Thirty independent UN experts, in an open letter, have called on states and social media firms to take action to curb the spread of hate speech.
“We’re alarmed by the recent increase in hateful messages and concerned about public figures dehumanising migrants, and other minority groups,” said the experts who joined together to publish the open letter on Monday from Geneva.The experts issued a warning that generalising and describing entire groups of people as dangerous or inferior was not new to human history and had clearly led to catastrophic tragedies in the past.
They urged states to promote and adopt the policies of tolerance saying states should actively work towards policies that guarantee the rights to equality and non-discrimination and freedom of expression, as well as the right to live a life free from violence, through the promotion of tolerance, diversity and pluralistic views.
“Traditional and social media companies should exercise due diligence to ensure that they don’t provide platforms for hate speech and for incitement to hatred and violence,” the letter reads.
The experts said they had been receiving an increasing number of reports about hate speech and incitement to discrimination, hostility and violence, and felt it was time to speak up.
“Hate speech, both online and offline, has exacerbated societal and racial tensions, inciting attacks with deadly consequences around the world,” the letter says.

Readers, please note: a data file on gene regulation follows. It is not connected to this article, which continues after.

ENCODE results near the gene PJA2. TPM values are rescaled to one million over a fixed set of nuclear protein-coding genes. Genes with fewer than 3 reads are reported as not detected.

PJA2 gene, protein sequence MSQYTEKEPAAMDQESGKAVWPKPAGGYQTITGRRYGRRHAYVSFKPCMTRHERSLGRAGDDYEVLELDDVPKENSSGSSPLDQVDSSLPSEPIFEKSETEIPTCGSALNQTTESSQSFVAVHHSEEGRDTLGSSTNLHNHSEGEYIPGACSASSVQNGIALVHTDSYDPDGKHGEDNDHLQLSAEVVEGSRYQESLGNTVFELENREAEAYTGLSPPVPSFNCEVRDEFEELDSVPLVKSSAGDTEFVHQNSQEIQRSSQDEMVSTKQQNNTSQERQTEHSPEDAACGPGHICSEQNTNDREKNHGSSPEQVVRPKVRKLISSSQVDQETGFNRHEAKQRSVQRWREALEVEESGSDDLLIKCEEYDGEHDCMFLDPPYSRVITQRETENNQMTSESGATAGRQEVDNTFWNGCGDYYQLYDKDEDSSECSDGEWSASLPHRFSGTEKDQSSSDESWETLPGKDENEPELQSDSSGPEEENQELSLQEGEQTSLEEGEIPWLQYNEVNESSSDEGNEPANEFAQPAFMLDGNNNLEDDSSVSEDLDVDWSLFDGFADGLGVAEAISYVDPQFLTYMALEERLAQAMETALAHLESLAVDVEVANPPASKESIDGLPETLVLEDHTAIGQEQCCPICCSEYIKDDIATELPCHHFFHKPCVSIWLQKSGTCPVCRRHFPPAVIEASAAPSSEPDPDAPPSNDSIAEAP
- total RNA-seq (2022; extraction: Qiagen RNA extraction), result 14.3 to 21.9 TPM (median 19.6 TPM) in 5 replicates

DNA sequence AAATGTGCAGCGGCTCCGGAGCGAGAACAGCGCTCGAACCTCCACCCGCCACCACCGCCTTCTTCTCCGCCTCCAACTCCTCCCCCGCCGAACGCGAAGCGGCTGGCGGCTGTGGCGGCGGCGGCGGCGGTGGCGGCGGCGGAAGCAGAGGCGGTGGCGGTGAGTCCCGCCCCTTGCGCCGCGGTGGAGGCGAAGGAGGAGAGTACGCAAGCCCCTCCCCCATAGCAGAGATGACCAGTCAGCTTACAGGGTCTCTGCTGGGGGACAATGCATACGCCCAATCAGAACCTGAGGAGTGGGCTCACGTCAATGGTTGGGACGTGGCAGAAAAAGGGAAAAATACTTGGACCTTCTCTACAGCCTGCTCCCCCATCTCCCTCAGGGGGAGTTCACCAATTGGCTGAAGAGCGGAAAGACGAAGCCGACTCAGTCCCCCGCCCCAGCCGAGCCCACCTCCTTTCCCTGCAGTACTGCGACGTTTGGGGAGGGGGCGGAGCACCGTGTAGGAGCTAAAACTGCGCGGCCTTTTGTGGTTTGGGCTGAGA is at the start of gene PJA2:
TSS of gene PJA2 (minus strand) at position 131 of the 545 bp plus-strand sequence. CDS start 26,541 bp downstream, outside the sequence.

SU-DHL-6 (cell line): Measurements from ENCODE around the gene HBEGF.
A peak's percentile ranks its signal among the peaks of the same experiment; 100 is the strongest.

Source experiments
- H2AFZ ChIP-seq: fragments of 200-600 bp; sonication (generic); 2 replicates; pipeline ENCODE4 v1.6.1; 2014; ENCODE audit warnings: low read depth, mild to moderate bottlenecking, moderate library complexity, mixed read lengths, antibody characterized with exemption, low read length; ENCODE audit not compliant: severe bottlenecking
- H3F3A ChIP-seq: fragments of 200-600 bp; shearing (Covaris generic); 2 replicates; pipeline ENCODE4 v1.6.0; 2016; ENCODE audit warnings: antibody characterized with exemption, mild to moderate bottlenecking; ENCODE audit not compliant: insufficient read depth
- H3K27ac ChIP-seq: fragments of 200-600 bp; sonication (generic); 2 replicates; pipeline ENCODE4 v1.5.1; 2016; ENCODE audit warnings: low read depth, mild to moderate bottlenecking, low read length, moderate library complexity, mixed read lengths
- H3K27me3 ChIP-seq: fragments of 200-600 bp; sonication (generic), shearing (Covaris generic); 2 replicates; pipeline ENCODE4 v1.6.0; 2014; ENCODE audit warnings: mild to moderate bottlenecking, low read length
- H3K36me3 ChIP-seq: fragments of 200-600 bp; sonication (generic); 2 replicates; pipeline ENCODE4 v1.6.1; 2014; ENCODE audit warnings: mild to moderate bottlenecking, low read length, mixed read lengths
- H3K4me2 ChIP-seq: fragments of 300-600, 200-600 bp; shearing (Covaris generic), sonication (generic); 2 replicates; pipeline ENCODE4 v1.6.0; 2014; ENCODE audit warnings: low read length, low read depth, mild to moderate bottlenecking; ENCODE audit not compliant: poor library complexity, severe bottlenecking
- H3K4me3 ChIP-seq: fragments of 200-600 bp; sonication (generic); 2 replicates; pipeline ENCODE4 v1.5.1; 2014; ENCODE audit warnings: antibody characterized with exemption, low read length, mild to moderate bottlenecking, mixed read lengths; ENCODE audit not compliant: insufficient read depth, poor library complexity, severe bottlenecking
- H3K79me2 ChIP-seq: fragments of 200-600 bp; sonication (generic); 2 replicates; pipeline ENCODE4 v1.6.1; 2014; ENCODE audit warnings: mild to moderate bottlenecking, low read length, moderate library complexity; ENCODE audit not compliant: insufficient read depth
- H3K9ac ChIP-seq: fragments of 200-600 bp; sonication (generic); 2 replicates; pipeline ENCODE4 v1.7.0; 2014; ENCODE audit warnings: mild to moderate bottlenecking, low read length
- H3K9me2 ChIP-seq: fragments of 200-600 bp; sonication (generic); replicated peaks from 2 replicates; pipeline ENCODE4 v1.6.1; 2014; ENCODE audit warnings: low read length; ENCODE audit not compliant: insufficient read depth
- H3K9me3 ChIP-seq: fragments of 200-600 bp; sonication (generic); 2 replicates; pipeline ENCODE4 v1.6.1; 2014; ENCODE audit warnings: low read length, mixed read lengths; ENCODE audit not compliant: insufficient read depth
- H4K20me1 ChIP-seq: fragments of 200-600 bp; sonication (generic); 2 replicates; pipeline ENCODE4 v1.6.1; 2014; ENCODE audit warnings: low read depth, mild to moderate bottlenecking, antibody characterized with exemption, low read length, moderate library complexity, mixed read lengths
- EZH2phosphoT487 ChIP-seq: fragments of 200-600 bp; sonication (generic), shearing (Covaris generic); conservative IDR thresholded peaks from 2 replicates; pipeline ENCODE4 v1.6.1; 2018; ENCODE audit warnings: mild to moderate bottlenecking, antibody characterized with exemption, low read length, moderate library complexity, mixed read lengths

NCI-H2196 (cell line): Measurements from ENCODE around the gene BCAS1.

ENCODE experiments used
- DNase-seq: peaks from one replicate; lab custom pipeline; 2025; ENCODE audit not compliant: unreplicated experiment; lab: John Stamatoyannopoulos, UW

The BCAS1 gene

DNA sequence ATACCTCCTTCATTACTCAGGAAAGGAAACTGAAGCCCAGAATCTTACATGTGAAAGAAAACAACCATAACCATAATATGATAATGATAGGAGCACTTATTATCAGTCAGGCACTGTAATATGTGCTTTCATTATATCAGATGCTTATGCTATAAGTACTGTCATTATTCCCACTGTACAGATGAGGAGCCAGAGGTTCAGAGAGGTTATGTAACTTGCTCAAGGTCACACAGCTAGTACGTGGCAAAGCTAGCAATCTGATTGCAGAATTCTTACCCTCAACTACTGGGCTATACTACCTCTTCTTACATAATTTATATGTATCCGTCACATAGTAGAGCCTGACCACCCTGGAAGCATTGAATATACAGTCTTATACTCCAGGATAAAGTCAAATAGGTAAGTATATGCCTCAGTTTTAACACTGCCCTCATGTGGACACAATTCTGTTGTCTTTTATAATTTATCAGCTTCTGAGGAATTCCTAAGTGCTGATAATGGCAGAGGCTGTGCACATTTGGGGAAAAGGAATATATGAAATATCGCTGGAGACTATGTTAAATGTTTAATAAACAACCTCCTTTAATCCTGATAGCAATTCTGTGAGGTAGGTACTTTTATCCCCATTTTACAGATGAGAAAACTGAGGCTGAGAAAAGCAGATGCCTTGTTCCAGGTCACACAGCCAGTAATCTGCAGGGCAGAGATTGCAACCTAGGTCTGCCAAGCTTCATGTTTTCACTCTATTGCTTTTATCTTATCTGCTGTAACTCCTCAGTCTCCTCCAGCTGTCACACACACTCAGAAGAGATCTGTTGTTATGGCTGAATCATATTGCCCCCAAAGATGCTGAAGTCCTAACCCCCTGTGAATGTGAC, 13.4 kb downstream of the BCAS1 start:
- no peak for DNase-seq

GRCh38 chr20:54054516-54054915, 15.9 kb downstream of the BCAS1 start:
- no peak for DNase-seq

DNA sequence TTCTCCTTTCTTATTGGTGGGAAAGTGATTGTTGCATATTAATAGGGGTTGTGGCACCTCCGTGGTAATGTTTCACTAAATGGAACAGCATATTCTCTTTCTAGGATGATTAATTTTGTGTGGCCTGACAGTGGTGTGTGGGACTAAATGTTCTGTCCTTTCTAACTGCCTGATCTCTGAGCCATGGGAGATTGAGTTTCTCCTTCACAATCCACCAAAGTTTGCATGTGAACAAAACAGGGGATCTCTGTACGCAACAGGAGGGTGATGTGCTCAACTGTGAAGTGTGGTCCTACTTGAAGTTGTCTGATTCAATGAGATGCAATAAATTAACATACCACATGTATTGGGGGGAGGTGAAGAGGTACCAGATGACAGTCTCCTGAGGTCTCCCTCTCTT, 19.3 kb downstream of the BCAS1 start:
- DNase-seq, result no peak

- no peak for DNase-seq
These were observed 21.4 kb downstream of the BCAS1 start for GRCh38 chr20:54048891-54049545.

“Hate speech has become the mainstream in all different political systems, and is threatening democratic values, social stability and peace. Hate-fuelled ideas and advocacy coarsen public discourse and weaken the social fabric of countries.”They urged officials to refrain from spreading fear among the public against migrants or those seen as “other” for their own political gain.
On the other hand, they also showed concern about the abuse of hate speech as a term to undermine legitimate dissent, and they stressed the importance of promoting free expression.
The UN experts are Yanghee Lee (South Korea), Michael Lynk (Canada), Felipe Gonzalez Morales (Chile), David Kaye (United States of America), Ahmed Shaheed (the Maldives), E. Tendayi Achiume (Zambia), Fernand de Varennes (Canada), Victor Madrigal-Borloz (Costa Rica), Dubravka Simonovic (Croatia), Maria Grazia Giammarinaro (Italy), Livingstone Sewanyana (Uganda), Obiora C. Okafor (Nigeria), Fabian Salvioli (Argentina), Philip Alston (Australia), Agnes Callamard (France), Fionnuala N Aolain (Ireland), Rhona Smith (UK), Javaid Rehman (Pakistan), Alioune Tine (Senegal) and Bahame Tom Mukirya Nyanduga (Tanzania).